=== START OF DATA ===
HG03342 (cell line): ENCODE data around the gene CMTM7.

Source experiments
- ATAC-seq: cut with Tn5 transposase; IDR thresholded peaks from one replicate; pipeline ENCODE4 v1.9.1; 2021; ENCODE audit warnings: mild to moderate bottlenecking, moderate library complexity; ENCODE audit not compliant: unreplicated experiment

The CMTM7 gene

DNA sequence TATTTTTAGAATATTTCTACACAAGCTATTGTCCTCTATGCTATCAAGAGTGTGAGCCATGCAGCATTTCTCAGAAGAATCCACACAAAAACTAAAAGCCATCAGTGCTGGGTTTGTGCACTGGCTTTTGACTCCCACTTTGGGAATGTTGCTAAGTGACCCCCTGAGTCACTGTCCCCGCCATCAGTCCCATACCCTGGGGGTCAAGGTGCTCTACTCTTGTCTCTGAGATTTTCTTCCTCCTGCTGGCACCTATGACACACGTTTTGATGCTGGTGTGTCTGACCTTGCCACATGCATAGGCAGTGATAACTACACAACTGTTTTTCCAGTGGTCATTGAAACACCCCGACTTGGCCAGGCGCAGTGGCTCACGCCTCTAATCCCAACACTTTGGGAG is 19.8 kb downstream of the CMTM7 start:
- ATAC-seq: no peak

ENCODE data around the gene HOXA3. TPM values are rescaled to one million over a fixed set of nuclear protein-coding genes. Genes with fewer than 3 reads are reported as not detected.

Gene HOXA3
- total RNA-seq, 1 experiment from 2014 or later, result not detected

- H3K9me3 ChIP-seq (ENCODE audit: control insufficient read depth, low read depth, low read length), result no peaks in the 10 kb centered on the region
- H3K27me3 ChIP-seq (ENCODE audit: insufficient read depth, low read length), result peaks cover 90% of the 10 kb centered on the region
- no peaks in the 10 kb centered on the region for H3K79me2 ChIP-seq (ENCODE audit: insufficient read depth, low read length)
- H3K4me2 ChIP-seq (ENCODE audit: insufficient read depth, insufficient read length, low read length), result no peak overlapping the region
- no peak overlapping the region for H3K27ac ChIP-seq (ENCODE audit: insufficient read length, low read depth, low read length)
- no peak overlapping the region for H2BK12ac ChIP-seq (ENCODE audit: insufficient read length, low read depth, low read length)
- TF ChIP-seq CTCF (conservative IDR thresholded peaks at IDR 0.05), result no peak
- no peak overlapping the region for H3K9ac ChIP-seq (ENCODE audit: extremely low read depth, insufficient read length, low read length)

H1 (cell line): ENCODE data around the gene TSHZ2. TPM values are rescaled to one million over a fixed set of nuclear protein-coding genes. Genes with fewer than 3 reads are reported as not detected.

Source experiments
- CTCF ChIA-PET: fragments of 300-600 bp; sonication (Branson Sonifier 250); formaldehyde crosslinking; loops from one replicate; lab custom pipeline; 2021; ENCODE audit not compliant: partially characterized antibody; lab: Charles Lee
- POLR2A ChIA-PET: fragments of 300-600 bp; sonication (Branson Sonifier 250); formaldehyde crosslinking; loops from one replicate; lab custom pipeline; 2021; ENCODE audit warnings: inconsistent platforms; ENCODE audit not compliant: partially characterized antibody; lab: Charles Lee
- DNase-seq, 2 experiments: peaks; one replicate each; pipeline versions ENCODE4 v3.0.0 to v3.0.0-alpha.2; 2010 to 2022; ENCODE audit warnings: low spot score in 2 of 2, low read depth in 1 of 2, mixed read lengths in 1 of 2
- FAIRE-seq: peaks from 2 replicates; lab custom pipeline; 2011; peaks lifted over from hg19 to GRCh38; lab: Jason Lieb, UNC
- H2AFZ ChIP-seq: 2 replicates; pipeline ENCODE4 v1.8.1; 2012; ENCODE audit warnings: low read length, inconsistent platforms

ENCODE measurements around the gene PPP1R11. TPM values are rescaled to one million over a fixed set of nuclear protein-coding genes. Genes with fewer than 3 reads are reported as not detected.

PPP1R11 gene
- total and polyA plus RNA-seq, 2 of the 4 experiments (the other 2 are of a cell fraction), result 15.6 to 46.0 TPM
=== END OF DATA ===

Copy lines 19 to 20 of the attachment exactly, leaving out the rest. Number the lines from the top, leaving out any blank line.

Source experiments
- CTCF ChIA-PET: fragments of 300-600 bp; sonication (Branson Sonifier 250); formaldehyde crosslinking; loops from one replicate; lab custom pipeline; 2021; ENCODE audit not compliant: partially characterized antibody; lab: Charles Lee